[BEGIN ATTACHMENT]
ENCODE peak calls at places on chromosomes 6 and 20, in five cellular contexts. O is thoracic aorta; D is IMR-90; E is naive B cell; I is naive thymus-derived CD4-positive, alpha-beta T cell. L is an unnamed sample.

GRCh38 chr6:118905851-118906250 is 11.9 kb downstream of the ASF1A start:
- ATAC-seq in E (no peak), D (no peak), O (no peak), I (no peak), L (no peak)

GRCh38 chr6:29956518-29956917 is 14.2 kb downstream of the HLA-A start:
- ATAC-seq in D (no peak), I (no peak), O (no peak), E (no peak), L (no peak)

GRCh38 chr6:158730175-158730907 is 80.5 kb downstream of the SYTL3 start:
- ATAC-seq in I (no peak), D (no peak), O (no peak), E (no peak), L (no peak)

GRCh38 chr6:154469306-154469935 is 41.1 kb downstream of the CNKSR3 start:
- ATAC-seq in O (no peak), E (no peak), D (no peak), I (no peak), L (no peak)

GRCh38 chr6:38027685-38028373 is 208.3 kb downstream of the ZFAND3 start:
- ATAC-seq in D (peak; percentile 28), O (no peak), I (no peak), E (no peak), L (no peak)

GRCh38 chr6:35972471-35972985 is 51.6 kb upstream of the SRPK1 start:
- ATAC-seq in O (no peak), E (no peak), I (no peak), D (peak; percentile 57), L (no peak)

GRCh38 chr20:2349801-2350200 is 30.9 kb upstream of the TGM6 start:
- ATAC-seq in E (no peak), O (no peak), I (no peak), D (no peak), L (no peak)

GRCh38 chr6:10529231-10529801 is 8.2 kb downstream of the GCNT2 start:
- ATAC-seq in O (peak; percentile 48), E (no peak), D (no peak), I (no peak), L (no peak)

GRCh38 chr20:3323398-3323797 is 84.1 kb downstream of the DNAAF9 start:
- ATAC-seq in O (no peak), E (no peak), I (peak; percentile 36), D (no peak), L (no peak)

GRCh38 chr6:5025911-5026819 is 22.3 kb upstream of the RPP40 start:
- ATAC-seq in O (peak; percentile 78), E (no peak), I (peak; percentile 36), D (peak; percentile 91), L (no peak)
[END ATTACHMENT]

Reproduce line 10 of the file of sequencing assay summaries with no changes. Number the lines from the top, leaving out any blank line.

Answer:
GRCh38 chr6:38027685-38028373 is 208.3 kb downstream of the ZFAND3 start: